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Israel Facing Worst Water Crisis in 80 Years

The Water Authority Director announced Tuesday morning that Israel's water supply faces "the worst crisis... since they started keeping records."
By Nissan Ratzlav-Katz
First Publish: 7/8/2008, 4:57 PM

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Israel Water Authority Director Uri Shani announced Tuesday morning that Israel's water supply faces "the worst crisis in 80 years, since they started keeping records."

Major sources of drinking water in Israel, including Lake Kinneret (the Sea of Galilee), the mountain aquifer, and the coastal aquifer, are
Lake Kinneret and the mountain aquifer are... below their red lines.
all below their red lines, Shani said at a special press conference in Tel Aviv. The coastal aquifer has fallen below the black line, indicating it could suffer rapid and possibly irreversible damage. Shani predicted that the Kinneret itself could fall below its black line by December 2008.

The Kinneret's red line - below which it is not recommended to draw water from the northern lake - is at 213 meters below sea level. Speaking with Israel National News earlier this month, a water economy official explained: "You must understand that the red line is merely a recommendation. The government definitely tries to make sure not to reach that level, but it really has no choice but to continue drawing water even beyond the 213 mark." However, he added, "in the past few years, the government has designated a black line, at 215 meters below sea level, and that is something that truly cannot be breached."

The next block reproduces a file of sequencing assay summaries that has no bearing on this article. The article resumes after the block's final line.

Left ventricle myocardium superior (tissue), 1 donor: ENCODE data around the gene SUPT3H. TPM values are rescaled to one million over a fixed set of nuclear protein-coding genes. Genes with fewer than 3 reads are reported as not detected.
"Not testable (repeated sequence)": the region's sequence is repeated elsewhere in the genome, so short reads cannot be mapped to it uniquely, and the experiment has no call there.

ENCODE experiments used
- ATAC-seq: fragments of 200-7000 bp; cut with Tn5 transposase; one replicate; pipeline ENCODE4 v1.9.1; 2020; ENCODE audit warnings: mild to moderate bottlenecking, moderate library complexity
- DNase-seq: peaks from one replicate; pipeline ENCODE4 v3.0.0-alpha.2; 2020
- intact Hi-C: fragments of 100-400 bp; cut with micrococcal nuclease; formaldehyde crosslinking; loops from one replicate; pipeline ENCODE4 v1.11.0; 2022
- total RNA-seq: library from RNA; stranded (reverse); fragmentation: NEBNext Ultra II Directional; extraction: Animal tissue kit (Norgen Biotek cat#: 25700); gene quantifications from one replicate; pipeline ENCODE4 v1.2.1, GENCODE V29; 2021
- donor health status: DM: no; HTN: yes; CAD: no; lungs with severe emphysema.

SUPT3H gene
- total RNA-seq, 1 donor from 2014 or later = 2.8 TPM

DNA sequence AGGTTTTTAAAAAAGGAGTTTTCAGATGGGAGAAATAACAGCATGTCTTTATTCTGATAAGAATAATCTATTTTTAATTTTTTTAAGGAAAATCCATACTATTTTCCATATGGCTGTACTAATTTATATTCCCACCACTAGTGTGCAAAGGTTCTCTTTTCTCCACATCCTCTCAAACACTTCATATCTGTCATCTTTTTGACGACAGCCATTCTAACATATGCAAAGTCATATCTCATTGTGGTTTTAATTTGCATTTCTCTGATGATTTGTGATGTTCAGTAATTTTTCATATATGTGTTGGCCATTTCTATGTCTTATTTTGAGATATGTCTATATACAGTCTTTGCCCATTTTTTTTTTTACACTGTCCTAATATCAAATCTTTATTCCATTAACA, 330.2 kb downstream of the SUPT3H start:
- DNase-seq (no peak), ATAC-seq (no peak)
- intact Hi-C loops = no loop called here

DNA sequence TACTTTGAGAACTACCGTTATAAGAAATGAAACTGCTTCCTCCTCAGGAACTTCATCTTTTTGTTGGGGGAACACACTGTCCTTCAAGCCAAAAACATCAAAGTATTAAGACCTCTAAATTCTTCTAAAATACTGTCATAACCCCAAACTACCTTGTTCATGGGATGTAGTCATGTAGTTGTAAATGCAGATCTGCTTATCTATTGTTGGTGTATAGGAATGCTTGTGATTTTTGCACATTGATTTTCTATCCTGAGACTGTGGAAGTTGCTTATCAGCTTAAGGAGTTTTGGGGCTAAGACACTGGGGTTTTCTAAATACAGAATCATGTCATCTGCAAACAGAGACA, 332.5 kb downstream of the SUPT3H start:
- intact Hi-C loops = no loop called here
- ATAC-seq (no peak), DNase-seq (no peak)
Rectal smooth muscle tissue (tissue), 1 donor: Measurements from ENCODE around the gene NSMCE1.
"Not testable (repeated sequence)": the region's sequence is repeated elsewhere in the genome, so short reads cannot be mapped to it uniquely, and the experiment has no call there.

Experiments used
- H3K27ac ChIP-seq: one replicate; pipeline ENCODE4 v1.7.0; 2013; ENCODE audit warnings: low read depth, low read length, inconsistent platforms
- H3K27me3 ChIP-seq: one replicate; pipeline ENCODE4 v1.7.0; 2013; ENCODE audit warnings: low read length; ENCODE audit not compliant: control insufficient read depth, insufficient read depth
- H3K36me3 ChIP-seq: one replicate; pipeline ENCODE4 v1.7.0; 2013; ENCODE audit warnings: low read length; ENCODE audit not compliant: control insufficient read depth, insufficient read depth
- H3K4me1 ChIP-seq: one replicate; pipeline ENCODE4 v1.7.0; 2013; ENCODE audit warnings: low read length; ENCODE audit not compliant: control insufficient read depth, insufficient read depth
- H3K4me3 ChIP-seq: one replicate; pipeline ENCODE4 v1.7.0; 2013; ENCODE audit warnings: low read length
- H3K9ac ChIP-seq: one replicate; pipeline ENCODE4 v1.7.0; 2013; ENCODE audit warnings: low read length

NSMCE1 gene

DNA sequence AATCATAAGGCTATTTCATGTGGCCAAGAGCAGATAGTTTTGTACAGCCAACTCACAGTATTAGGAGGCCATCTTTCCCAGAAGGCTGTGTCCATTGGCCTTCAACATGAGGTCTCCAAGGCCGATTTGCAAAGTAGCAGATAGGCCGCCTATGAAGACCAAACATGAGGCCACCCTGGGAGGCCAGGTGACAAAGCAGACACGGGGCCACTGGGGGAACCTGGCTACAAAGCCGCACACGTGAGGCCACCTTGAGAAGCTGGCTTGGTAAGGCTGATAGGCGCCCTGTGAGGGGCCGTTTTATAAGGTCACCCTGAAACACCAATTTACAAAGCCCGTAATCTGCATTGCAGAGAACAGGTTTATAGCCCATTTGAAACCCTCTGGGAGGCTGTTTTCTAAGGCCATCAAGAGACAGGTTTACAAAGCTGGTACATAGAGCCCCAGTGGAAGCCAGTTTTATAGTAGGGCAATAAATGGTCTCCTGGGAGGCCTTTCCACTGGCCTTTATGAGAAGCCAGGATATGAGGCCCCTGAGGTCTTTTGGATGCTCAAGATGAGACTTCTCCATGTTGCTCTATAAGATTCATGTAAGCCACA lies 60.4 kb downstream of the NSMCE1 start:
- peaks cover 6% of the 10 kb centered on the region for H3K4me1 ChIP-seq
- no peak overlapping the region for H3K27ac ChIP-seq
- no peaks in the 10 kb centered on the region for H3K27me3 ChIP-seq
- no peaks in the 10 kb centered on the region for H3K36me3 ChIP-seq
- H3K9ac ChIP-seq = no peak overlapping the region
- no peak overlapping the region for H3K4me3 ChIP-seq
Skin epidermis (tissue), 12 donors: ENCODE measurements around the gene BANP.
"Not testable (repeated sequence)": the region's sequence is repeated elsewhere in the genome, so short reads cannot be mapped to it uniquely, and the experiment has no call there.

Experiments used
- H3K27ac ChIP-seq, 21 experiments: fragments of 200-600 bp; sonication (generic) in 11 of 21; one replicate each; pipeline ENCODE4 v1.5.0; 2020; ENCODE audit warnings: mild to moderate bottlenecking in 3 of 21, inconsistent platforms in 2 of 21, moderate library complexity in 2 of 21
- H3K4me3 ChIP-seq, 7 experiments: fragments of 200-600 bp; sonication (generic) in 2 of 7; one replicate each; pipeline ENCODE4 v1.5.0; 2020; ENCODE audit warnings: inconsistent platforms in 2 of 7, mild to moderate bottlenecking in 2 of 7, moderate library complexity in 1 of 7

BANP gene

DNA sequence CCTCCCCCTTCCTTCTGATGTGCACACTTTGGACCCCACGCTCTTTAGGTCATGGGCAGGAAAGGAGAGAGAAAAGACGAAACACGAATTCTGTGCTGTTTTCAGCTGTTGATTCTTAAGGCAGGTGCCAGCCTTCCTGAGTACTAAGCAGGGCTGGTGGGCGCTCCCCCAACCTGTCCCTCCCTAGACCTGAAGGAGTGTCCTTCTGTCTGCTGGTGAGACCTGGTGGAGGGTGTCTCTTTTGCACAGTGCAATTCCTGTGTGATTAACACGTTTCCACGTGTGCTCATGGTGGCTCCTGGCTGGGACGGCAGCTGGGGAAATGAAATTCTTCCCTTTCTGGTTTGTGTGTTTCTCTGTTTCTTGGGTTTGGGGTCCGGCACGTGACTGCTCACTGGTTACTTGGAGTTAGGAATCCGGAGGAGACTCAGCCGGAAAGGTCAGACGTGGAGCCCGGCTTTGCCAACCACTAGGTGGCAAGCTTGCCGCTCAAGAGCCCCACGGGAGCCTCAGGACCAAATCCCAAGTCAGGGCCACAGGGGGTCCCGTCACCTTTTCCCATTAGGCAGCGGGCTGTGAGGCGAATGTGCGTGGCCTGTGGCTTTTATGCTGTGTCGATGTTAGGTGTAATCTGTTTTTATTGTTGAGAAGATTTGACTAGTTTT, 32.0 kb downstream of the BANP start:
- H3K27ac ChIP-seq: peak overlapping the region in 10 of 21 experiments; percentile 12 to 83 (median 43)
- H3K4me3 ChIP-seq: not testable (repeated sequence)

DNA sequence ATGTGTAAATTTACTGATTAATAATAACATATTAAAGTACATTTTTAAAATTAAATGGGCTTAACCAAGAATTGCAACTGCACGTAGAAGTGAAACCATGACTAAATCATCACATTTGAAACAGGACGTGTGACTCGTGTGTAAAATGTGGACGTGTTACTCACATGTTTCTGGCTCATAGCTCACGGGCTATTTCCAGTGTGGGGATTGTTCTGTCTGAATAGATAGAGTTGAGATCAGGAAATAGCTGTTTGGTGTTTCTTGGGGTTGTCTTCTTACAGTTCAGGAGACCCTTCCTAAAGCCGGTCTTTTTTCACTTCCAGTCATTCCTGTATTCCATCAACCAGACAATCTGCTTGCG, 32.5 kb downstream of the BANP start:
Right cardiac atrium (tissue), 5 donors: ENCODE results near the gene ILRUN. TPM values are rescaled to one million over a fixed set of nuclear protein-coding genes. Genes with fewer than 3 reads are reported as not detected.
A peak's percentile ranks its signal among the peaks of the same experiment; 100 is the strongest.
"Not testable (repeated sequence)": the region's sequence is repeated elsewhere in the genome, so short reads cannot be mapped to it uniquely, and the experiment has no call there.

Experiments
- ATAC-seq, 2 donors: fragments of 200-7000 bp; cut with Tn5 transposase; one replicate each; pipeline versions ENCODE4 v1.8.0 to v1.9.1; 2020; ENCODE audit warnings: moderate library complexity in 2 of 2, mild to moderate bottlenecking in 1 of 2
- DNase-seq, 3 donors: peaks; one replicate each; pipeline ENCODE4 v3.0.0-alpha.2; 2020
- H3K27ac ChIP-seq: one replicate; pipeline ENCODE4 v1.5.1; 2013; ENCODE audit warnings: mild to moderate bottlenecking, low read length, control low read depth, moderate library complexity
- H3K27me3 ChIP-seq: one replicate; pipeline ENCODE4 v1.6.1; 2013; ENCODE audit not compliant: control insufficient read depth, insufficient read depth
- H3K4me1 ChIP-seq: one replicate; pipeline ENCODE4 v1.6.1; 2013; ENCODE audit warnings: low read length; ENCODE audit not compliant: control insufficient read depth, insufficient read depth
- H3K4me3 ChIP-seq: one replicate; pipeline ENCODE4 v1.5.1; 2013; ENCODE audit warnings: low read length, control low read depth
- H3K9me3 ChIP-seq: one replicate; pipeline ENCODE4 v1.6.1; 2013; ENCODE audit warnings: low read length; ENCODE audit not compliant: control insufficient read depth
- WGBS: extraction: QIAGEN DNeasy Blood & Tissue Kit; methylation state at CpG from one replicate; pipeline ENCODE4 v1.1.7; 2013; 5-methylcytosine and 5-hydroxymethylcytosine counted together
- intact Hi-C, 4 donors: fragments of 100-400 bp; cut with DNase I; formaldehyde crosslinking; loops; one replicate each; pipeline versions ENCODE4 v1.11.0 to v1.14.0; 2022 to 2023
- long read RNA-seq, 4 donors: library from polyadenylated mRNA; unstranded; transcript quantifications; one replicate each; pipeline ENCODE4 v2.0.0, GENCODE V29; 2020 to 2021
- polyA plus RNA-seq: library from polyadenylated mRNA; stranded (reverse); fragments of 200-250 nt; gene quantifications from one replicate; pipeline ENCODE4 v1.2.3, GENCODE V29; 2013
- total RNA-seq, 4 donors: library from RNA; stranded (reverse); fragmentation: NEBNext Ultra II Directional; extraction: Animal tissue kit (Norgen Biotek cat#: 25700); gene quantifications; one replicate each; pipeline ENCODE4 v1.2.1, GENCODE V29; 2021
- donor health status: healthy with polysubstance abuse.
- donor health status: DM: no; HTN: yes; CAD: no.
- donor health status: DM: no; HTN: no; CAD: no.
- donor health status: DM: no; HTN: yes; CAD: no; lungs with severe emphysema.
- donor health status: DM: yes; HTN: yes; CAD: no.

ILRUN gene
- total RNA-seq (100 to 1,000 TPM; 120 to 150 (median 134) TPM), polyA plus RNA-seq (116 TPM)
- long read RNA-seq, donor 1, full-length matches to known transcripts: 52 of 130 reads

According to Director Shani, "Israel's water needs have been met by borrowing on the future."

To ameliorate the crisis, the Israel Water Authority has authorized the following emergency measures: water will be pumped from the sources of the Kinneret (water which should have reached the Kinneret in 2010); desalination plants will increase output; and polluted wells will be purified. Water use for gardening will also be limited.

The price of water is expected to nearly double, from 3.90 NIS per cubic meter to 7.40 NIS, for some uses.  Home consumption will rise by tens of percent. Income from the price hike,  and a government investment of one billion shekels, will be used over the next five years for water infrastructure, desalination and sewage treatment for agriculture, according to the Water Authority.

The Water Authority's announcement Tuesday follows a warning Shani issued in March at a meeting of the Knesset Interior Committee. Shani told the MKs at the time: "I have no doubt that the level of the Kinneret will drop this coming July below the red line," ultimately leading to a situation in which "water will not be able to be drawn."